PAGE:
In contrast, although not a wealthy nation, Indonesia has managed to make a remarkable recovery from the M9.1 earthquake that occurred on December 26, 2004. The quake generated the massive tsunami that devastated the city of Banda Aceh and killed almost 223,000 people around the Indian Ocean. Our blog on the 10th anniversary of that event noted how foreign aid poured in. Even more significantly, the imperative to focus on recovery brought three decades of fighting between the Indonesian government and the Acehnese independence movement to an abrupt end. Foreign aid, combined with galvanized and focused political leadership and community involvement led to a comparatively rapid and almost exemplary reconstruction. About 1,700 schools, nearly 1,000 government buildings, 36 airports and seaports, 3,700 km of road, and more than 140,000 houses had been built by 2010. Banda Aceh now has things it never had before, like preschools and modern drains.
Any region devastated by a major earthquake has massive problems to overcome and many issues to address whatever its particular situation. Resources are always limited, and even in ideal circumstances physical reconstruction and economic recovery take time. Japan and New Zealand are wealthy and developed countries, yet recovery from the Tohoku and Christchurch earthquakes is going to take at least a decade for the most severely hit communities.
Even if it can be kept focused and adequately resourced, recovery in Nepal is likely to take just as long. About 80% of the structures in Kathmandu are of relatively recent reinforced concrete or masonry with concrete construction, and escaped the great earthquake with minor cracks; the other 20% were mud-based structures with stone or brick, and in nearby rural villages most homes are of unfired brick and clay mortar. The destruction of such structures approached 100%.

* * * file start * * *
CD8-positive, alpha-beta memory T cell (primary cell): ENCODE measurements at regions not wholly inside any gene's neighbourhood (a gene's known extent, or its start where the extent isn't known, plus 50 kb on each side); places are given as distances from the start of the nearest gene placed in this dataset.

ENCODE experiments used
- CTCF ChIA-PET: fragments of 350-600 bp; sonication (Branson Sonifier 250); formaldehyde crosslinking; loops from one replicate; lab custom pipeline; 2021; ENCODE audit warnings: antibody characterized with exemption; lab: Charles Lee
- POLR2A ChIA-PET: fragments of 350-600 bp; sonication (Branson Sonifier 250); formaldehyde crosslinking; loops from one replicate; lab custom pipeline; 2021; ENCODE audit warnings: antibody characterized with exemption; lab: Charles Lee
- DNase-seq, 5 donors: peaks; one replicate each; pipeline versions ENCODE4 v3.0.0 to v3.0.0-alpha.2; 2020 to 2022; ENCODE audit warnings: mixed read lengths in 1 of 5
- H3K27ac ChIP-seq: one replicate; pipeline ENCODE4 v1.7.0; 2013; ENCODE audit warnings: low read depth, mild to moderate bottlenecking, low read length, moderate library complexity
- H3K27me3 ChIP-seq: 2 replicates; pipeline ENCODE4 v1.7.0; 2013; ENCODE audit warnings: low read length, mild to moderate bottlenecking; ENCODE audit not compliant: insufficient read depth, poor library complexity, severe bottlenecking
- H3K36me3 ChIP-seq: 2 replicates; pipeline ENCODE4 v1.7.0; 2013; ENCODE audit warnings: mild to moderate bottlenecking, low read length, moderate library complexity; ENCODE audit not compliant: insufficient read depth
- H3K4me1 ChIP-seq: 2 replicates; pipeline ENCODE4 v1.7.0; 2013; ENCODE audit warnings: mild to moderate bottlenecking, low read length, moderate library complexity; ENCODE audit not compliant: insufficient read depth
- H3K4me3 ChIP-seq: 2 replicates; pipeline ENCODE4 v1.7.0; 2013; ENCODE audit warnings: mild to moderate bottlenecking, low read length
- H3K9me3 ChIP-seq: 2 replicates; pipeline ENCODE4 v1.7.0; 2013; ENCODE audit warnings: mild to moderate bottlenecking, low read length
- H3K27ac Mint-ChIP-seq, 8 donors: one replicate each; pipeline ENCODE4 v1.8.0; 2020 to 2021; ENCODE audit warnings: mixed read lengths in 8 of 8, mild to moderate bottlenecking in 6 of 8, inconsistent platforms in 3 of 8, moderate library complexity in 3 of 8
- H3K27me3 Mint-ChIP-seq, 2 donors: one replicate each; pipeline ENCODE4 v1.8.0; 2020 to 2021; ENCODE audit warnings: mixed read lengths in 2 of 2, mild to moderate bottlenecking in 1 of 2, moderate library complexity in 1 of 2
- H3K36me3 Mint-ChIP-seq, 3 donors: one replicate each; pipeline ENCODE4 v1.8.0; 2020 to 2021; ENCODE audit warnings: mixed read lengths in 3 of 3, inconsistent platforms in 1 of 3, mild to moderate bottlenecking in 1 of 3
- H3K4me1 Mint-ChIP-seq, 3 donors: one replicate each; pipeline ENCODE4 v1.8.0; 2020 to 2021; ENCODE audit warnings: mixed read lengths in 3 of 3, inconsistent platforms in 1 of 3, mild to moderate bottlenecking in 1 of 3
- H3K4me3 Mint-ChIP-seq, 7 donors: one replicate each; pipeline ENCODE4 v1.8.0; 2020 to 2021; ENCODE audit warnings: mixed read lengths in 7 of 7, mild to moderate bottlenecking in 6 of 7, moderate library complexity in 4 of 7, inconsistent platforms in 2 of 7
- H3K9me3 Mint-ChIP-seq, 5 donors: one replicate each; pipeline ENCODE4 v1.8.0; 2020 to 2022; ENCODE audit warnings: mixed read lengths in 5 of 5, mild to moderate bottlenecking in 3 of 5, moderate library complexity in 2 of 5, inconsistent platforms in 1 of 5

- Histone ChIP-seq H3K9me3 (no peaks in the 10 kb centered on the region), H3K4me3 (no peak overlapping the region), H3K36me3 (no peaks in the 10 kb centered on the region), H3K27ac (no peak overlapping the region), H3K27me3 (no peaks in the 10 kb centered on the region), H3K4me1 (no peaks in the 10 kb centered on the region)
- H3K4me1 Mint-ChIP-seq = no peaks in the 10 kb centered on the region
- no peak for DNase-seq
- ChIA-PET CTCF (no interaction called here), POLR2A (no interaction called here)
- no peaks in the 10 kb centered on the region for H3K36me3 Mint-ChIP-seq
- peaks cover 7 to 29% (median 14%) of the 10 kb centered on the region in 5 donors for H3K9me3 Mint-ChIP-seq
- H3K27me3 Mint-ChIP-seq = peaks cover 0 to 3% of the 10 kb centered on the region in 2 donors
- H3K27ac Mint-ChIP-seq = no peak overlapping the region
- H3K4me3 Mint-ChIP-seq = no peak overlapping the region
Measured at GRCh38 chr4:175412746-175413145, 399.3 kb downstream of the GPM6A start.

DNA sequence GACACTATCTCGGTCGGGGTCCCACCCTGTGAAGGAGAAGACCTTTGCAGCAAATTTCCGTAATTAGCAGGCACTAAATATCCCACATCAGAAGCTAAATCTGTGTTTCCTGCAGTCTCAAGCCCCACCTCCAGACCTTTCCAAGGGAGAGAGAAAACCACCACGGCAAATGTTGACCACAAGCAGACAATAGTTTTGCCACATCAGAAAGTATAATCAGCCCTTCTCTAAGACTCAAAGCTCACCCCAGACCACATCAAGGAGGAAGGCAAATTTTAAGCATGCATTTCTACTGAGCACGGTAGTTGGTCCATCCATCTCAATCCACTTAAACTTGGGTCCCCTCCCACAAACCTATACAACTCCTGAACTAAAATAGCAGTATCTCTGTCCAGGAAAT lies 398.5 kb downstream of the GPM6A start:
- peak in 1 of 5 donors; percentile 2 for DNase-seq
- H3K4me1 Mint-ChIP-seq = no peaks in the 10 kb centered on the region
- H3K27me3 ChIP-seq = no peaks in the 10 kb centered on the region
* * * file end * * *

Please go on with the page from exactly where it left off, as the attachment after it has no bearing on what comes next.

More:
The situation is similar in the Umbria, Lazio, Abruzzo, and Marche regions of central Italy, where unreinforced masonry predominates. This largely rural region was hit by a series of devastating earthquakes between August 2016 and January 2017 and is just beginning its long recovery process. But with an aging and declining population of permanent residents and an ailing economy, some of the devastated villages may never rebound, even if they can be rebuilt.
Build Back Better
Because recovery from an earthquake is such a lengthy and disruptive process it is vital that impacted regions become more resilient. Following the 2015 earthquake, Nepal implemented a temporary ban on construction so revisions could be made to the building code to make structures safer. By the end of November 2016, the first payments under the government’s housing reconstruction program had been made to more than 430,000 households. This program both enforces higher building standards and monitors how the funds are used. If Nepal’s revised building codes can be implemented effectively, new structures will perform much better when the next big earthquake hits, lives will be saved, and recovery will be swifter.